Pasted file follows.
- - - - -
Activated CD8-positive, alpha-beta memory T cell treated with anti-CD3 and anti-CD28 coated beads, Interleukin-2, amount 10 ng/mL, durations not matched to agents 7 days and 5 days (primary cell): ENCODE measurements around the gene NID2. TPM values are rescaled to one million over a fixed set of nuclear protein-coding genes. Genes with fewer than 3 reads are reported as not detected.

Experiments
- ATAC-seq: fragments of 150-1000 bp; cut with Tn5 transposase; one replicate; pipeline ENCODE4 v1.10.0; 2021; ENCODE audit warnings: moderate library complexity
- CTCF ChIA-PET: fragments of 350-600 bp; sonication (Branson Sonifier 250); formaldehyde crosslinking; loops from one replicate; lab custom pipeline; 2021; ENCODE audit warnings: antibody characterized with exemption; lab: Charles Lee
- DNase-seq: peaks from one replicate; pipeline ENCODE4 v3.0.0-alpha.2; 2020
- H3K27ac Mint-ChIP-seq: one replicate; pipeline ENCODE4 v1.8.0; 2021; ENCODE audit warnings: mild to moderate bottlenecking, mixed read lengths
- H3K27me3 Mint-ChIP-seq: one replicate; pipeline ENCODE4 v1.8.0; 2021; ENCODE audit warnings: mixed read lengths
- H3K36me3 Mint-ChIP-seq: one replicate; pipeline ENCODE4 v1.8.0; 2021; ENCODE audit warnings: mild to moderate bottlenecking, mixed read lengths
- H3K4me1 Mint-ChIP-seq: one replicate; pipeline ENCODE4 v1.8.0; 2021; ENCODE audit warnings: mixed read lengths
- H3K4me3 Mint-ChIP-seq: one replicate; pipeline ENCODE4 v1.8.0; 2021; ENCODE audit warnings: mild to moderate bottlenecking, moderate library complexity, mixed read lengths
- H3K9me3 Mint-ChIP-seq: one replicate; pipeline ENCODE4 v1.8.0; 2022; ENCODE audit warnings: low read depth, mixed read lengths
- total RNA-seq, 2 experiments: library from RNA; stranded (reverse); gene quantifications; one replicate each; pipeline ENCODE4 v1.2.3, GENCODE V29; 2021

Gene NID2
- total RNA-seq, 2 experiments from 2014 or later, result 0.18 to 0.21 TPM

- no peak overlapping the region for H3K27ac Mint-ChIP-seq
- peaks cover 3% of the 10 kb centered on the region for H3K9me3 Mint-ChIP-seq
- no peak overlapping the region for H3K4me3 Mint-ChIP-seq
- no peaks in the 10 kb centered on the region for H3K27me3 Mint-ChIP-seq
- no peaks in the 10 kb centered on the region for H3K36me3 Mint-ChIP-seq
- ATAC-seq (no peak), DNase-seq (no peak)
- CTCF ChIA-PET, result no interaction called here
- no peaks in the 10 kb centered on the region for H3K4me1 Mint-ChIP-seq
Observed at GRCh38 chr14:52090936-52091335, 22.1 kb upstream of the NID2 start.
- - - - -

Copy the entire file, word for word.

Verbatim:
Activated CD8-positive, alpha-beta memory T cell treated with anti-CD3 and anti-CD28 coated beads, Interleukin-2, amount 10 ng/mL, durations not matched to agents 7 days and 5 days (primary cell): ENCODE measurements around the gene NID2. TPM values are rescaled to one million over a fixed set of nuclear protein-coding genes. Genes with fewer than 3 reads are reported as not detected.

Experiments
- ATAC-seq: fragments of 150-1000 bp; cut with Tn5 transposase; one replicate; pipeline ENCODE4 v1.10.0; 2021; ENCODE audit warnings: moderate library complexity
- CTCF ChIA-PET: fragments of 350-600 bp; sonication (Branson Sonifier 250); formaldehyde crosslinking; loops from one replicate; lab custom pipeline; 2021; ENCODE audit warnings: antibody characterized with exemption; lab: Charles Lee
- DNase-seq: peaks from one replicate; pipeline ENCODE4 v3.0.0-alpha.2; 2020
- H3K27ac Mint-ChIP-seq: one replicate; pipeline ENCODE4 v1.8.0; 2021; ENCODE audit warnings: mild to moderate bottlenecking, mixed read lengths
- H3K27me3 Mint-ChIP-seq: one replicate; pipeline ENCODE4 v1.8.0; 2021; ENCODE audit warnings: mixed read lengths
- H3K36me3 Mint-ChIP-seq: one replicate; pipeline ENCODE4 v1.8.0; 2021; ENCODE audit warnings: mild to moderate bottlenecking, mixed read lengths
- H3K4me1 Mint-ChIP-seq: one replicate; pipeline ENCODE4 v1.8.0; 2021; ENCODE audit warnings: mixed read lengths
- H3K4me3 Mint-ChIP-seq: one replicate; pipeline ENCODE4 v1.8.0; 2021; ENCODE audit warnings: mild to moderate bottlenecking, moderate library complexity, mixed read lengths
- H3K9me3 Mint-ChIP-seq: one replicate; pipeline ENCODE4 v1.8.0; 2022; ENCODE audit warnings: low read depth, mixed read lengths
- total RNA-seq, 2 experiments: library from RNA; stranded (reverse); gene quantifications; one replicate each; pipeline ENCODE4 v1.2.3, GENCODE V29; 2021

Gene NID2
- total RNA-seq, 2 experiments from 2014 or later, result 0.18 to 0.21 TPM

- no peak overlapping the region for H3K27ac Mint-ChIP-seq
- peaks cover 3% of the 10 kb centered on the region for H3K9me3 Mint-ChIP-seq
- no peak overlapping the region for H3K4me3 Mint-ChIP-seq
- no peaks in the 10 kb centered on the region for H3K27me3 Mint-ChIP-seq
- no peaks in the 10 kb centered on the region for H3K36me3 Mint-ChIP-seq
- ATAC-seq (no peak), DNase-seq (no peak)
- CTCF ChIA-PET, result no interaction called here
- no peaks in the 10 kb centered on the region for H3K4me1 Mint-ChIP-seq
Observed at GRCh38 chr14:52090936-52091335, 22.1 kb upstream of the NID2 start.